If the economy is the issue driving political interest these days, Byron York wonders why the president’s allies and media enablers are focusing their attention elsewhere. York bases his latest Washington Examiner article on that theme.
The fundamental facts of the presidential race at this moment are that unemployment is high, the economy is by far the most important issue to American voters, and President Obama’s handling of economic questions is overwhelmingly unpopular. Republican presidential hopefuls Rick Perry, Mitt Romney, Michele Bachmann and others are hammering the president daily on matters of job creation and economic growth.
Now some of Obama’s activist allies and supporters in the press are engaged in a sharply focused effort to change the subject. Even as economic anxieties continue to rise, some of the nation’s premier political journalists are consumed with the alleged influences of obscure religious philosophers on Republican candidates; on questions of creationism, evolution, and the age of the Earth; and on the fantasy that a Republican president might transform the United States into an Iranian-style theocracy. …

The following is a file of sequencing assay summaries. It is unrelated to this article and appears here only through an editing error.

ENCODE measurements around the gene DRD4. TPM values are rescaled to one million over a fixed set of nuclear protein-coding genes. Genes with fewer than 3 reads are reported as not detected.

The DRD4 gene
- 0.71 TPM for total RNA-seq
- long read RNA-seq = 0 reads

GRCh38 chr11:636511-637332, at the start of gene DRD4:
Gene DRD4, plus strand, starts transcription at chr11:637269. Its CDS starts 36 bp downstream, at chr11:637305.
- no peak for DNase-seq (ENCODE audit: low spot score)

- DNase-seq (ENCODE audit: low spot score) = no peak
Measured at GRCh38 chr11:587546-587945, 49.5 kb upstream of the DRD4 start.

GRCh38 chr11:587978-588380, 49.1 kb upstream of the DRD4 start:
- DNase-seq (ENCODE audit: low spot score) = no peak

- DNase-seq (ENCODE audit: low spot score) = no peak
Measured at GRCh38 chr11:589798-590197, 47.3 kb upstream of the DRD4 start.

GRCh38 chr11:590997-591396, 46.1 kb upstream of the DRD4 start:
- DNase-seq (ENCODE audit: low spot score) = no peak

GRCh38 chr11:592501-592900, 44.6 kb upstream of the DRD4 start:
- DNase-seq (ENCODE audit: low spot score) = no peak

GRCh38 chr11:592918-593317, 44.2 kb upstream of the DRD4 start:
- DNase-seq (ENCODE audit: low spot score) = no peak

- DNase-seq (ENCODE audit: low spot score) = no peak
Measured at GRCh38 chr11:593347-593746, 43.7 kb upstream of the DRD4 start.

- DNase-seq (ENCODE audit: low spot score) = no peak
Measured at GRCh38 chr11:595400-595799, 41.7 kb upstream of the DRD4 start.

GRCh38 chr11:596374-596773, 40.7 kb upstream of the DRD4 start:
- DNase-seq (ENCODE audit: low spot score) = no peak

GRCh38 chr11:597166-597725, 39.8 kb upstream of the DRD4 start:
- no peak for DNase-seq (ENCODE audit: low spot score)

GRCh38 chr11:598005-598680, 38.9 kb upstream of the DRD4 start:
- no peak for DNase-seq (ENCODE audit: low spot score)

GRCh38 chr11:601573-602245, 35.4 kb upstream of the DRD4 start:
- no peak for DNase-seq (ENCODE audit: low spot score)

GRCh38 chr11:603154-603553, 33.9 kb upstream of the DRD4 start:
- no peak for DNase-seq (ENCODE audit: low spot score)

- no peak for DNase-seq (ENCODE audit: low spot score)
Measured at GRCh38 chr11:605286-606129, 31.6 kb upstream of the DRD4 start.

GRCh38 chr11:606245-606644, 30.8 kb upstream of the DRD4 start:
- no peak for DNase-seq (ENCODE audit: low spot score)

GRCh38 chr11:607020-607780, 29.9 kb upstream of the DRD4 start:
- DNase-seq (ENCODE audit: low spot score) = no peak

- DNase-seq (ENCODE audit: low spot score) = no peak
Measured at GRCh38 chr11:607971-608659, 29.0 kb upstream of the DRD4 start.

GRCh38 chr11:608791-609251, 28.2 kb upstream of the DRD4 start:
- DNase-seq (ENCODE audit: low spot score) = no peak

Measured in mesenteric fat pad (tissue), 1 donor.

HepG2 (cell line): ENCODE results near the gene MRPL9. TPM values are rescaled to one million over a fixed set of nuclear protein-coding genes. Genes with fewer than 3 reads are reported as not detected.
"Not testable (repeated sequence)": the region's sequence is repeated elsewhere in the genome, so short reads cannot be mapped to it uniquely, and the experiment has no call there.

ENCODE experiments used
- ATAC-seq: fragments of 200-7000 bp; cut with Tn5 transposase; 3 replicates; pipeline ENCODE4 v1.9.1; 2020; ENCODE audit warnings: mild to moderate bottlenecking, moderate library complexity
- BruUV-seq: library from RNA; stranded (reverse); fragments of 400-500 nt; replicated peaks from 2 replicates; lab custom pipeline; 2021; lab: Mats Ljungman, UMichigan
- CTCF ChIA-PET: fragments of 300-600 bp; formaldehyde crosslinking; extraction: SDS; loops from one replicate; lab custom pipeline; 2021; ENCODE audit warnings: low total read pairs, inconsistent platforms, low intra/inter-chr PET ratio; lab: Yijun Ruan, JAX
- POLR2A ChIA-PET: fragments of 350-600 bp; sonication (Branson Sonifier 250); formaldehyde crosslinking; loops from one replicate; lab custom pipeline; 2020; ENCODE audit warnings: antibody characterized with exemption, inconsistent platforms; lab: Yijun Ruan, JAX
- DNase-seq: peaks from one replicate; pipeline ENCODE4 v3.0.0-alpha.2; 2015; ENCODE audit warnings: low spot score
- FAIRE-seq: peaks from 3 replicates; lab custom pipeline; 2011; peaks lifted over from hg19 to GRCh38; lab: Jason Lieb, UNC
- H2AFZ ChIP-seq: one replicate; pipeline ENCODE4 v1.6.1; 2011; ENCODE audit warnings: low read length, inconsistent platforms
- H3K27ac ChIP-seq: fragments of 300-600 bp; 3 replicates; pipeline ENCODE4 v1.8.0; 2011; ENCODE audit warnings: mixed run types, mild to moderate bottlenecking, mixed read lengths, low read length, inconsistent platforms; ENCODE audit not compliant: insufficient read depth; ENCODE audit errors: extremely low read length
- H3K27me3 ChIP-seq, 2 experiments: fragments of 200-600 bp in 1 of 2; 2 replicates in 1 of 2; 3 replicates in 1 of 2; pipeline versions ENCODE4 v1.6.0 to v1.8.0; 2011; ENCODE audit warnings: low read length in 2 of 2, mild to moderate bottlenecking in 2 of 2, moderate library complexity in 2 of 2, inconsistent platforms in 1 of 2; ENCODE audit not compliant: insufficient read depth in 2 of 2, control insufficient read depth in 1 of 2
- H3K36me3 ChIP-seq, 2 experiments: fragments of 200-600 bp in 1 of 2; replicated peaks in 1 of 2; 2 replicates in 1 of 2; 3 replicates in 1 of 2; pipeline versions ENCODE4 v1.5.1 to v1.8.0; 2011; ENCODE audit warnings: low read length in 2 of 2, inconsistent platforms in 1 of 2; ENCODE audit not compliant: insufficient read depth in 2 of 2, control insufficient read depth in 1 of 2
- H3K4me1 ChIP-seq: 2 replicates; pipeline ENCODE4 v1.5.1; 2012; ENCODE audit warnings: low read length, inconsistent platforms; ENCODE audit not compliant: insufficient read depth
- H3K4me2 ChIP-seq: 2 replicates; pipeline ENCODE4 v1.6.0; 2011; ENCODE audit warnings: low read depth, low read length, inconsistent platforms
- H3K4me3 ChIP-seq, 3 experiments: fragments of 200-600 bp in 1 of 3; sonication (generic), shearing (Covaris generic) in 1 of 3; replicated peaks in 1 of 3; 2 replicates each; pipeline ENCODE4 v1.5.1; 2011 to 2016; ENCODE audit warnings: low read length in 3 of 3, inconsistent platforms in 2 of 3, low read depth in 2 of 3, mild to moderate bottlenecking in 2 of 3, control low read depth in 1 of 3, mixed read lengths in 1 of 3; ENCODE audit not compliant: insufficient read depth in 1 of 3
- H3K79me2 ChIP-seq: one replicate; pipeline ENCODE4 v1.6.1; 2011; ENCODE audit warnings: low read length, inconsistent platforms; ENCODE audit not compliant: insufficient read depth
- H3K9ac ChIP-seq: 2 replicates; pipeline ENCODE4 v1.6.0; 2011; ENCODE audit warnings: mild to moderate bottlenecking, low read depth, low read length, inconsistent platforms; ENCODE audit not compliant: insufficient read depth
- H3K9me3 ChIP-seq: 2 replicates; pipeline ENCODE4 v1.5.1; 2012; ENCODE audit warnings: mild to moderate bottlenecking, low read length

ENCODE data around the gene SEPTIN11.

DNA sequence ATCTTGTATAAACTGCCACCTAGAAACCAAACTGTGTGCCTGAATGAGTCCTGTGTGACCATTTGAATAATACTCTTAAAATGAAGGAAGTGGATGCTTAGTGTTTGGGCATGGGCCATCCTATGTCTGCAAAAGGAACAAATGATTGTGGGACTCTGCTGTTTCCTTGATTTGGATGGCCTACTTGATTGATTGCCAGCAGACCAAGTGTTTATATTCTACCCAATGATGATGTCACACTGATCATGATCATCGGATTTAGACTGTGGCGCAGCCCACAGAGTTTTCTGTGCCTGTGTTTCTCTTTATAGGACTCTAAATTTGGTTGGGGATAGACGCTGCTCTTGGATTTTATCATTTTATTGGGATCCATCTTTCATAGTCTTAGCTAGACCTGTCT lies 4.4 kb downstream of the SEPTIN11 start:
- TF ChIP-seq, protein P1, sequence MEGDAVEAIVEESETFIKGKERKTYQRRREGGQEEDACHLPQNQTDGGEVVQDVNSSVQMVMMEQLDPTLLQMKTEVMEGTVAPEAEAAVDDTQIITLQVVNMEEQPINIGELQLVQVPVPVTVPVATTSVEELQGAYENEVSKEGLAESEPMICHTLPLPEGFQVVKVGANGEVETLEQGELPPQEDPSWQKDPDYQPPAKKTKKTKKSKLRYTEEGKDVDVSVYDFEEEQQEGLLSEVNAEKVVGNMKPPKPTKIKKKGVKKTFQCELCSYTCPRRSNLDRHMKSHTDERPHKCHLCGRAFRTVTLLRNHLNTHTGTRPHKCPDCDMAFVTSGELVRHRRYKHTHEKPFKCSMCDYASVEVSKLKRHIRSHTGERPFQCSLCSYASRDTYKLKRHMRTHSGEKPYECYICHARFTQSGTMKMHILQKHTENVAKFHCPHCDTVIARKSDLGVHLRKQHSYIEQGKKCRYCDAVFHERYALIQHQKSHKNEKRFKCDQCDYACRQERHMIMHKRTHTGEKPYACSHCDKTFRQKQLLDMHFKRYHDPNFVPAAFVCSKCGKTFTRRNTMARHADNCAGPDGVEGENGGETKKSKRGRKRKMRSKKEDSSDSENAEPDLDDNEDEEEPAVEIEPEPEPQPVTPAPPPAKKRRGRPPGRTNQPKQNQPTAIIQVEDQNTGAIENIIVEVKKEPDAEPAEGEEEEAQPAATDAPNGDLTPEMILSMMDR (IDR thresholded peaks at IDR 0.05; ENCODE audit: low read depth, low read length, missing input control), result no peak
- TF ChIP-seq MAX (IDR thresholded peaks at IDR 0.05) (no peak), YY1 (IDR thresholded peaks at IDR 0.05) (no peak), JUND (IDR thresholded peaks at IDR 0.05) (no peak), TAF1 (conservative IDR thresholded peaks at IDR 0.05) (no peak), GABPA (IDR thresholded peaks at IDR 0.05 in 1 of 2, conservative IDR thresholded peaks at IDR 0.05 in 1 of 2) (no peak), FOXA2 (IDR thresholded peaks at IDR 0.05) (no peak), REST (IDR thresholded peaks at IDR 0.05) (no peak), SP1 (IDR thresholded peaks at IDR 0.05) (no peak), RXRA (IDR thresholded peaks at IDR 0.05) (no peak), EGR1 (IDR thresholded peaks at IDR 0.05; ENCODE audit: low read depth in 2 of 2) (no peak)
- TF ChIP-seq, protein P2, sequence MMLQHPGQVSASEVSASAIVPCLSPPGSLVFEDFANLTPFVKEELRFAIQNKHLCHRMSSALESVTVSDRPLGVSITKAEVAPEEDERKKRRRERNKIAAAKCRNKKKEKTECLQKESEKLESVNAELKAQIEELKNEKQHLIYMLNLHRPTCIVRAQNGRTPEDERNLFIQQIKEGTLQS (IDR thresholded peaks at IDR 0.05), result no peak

… Put aside whether there is some bias against Christianity in these baseless charges, or whether liberals are proposing the kind of religious test for office that the Founders explicitly rejected. It has often been remarked that, given today’s terrible economy, Barack Obama cannot run in 2012 on the theme of hope, as he did in 2008. With his record, he’ll have to run on fear — that is, on convincing voters that Republicans are just too scary to elect.